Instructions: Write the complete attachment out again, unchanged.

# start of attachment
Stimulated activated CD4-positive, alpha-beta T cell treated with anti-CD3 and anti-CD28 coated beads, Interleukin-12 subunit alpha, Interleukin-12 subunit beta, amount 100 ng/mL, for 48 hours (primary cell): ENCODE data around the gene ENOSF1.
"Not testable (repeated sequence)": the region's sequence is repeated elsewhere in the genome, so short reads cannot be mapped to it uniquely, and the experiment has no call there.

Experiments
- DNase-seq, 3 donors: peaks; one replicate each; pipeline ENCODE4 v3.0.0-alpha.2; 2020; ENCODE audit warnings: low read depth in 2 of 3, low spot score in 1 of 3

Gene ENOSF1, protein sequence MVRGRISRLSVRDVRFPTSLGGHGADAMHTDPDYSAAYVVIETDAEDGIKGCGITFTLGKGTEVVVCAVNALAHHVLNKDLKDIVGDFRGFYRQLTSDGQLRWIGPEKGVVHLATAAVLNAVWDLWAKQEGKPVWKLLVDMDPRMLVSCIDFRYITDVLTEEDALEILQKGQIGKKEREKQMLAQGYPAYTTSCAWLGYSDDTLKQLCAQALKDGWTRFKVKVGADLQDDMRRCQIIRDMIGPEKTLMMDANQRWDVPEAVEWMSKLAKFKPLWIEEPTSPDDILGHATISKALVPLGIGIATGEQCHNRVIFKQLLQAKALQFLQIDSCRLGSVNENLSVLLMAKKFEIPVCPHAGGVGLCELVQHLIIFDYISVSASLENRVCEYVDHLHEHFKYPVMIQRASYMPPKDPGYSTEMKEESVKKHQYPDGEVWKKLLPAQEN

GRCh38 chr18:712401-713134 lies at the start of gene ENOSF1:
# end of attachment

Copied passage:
Stimulated activated CD4-positive, alpha-beta T cell treated with anti-CD3 and anti-CD28 coated beads, Interleukin-12 subunit alpha, Interleukin-12 subunit beta, amount 100 ng/mL, for 48 hours (primary cell): ENCODE data around the gene ENOSF1.
"Not testable (repeated sequence)": the region's sequence is repeated elsewhere in the genome, so short reads cannot be mapped to it uniquely, and the experiment has no call there.

Experiments
- DNase-seq, 3 donors: peaks; one replicate each; pipeline ENCODE4 v3.0.0-alpha.2; 2020; ENCODE audit warnings: low read depth in 2 of 3, low spot score in 1 of 3

Gene ENOSF1, protein sequence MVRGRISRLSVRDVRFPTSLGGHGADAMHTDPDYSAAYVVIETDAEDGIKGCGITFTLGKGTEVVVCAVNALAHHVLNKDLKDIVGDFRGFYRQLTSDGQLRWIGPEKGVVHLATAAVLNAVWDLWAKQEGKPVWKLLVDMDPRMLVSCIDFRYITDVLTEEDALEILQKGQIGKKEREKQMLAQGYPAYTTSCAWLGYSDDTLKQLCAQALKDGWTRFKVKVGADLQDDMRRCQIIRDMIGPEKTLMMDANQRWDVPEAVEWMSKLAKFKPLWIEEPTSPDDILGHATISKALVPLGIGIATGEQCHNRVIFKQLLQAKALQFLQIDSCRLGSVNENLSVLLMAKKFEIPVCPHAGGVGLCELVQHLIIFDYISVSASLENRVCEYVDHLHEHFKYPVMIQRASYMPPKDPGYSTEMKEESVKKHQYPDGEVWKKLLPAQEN

GRCh38 chr18:712401-713134 lies at the start of gene ENOSF1: